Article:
So you’ve mastered the eye-contact game and can beckon a cute prospect with a few coy glances… but do you really know all there is to know about the fine art of come-hither? Just to make sure you’re up to speed, we culled some very surprising info that you can use to your advantage. Read on for some juicy tidbits that may up your cute quotient in no time.
1. Flirting is good for you. Studies show that people who flirt have higher white blood-cell counts, which boost their immunity and keep them healthy.
2. Think it ends at a little eye batting? Hardly—all told, scientists say there are 52 “flirting signals” used by humans. Of these, the hair flip is the most common.
3. In some places, flirting is illegal. In Little Rock, AR, an antiquated law is still on the books warning that engaging in playful banter may result in a 30-day jail term. In New York City, another outdated law mandates that men may be fined $25 for gazing lasciviously at a female; a second conviction stipulates the offender wear a pair of blinders whenever he goes out for a walk.
4. Why wait for Happy Hour? Lots of people get their flirt on during their morning commute. A full 62 percent of drivers have flirted with someone in a different vehicle while on the go, and 31 percent of those flirtations, it turns out, resulted in a date.
5. Flirting need not occur face to face. According to Pew Research, 40 percent of people who look for love online say they can easily flirt with someone via email or IM.
6. In the Victorian era, fans were the ultimate playful prop that could communicate all sorts of messages. A fan placed near the heart meant, You have won my love. A half-opened fan pressed to the lips suggested, You may kiss me. Hiding the eyes behind an open fan meant, I love you, while opening and closing the fan several times warned, You are cruel. Given how much a fan could come in handy, it’s a shame they ever invented air conditioning.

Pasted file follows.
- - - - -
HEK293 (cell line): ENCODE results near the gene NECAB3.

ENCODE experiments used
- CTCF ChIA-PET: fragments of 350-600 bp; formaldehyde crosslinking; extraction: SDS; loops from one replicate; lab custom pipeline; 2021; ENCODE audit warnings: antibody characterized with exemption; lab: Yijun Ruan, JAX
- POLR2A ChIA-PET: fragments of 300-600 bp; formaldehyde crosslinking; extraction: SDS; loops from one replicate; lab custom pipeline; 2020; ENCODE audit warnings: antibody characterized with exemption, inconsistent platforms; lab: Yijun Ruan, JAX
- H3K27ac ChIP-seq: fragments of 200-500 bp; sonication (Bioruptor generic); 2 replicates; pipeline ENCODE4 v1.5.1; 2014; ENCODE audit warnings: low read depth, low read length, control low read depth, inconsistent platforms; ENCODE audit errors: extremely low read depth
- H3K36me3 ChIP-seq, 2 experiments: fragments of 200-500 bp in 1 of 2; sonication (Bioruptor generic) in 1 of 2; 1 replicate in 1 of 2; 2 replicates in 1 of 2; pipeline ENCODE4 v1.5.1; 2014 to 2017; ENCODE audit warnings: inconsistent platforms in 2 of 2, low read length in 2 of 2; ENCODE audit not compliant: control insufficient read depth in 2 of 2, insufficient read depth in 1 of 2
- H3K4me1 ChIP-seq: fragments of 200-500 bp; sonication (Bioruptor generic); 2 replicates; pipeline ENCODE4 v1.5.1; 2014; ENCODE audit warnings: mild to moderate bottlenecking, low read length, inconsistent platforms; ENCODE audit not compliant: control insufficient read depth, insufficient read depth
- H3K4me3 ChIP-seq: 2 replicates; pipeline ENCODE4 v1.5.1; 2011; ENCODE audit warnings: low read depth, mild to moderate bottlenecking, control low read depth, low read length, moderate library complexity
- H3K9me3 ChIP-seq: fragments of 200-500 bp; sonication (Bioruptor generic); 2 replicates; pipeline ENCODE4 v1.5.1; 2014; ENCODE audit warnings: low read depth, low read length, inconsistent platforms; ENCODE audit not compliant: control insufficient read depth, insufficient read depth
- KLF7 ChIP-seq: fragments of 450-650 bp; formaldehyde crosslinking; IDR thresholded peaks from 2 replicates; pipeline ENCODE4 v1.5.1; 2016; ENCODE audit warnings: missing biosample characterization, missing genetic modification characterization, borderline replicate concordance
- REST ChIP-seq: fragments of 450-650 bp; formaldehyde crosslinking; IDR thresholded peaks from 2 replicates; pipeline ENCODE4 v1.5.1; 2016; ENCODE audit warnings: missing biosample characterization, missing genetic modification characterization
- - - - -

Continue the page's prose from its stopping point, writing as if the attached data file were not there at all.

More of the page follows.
7. These days, cell phones do the flirting. In one survey, half of all mobile phone users have texted suggestive messages to keep things interesting while away from their amour.
8. Watch out, you can overdo it. According to the Social Issues Research Centre, the most common mistake people make when flirting is maintaining too much eye contact.
9. Sometimes, flirty gestures aren’t what they seem. Research has shown that men tend to routinely mistake friendly behavior for flirting.
10. Flirting is universal. A woman living in New York City and one in rural Cambodia may not have much in common, but when it comes to attracting a little attention, they both employ the very same move: smiling, arching their eyebrows, then averting their gaze and giggling. Animals flirt, too: Birds, reptiles, and even fish have their own way of strutting their stuff. Moral of the story: If the simple sea bass can act cute to enhance a romantic agenda, you can, too—so give it a go!
I'll be darned if a simple sea bass out-agendas me in romance or any other non-sketchy, non-fishy area...
Thursday, February 07, 2008
And there's negative percent chance of me wetting my pants.
In the debate of technological communicatons vs. face-to-face interactions: